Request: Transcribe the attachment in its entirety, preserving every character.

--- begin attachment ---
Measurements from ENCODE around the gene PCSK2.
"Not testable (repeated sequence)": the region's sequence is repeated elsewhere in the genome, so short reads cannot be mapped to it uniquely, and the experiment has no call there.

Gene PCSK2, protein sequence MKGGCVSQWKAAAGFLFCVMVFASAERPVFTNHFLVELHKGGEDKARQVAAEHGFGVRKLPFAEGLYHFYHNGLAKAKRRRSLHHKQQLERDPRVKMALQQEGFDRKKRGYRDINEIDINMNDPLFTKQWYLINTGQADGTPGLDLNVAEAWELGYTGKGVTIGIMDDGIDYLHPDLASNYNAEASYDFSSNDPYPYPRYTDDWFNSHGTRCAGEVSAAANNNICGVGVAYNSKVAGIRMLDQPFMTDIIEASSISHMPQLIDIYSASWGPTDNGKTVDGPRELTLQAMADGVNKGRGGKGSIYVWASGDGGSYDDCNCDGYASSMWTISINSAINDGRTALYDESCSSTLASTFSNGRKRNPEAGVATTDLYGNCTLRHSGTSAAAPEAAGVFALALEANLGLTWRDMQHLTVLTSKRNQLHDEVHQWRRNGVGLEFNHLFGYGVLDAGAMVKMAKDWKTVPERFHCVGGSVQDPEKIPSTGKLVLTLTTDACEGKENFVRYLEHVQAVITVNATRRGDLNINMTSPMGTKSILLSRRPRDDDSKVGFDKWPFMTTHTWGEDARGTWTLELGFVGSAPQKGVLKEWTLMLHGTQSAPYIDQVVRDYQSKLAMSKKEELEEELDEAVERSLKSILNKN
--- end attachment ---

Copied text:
Measurements from ENCODE around the gene PCSK2.
"Not testable (repeated sequence)": the region's sequence is repeated elsewhere in the genome, so short reads cannot be mapped to it uniquely, and the experiment has no call there.

Gene PCSK2, protein sequence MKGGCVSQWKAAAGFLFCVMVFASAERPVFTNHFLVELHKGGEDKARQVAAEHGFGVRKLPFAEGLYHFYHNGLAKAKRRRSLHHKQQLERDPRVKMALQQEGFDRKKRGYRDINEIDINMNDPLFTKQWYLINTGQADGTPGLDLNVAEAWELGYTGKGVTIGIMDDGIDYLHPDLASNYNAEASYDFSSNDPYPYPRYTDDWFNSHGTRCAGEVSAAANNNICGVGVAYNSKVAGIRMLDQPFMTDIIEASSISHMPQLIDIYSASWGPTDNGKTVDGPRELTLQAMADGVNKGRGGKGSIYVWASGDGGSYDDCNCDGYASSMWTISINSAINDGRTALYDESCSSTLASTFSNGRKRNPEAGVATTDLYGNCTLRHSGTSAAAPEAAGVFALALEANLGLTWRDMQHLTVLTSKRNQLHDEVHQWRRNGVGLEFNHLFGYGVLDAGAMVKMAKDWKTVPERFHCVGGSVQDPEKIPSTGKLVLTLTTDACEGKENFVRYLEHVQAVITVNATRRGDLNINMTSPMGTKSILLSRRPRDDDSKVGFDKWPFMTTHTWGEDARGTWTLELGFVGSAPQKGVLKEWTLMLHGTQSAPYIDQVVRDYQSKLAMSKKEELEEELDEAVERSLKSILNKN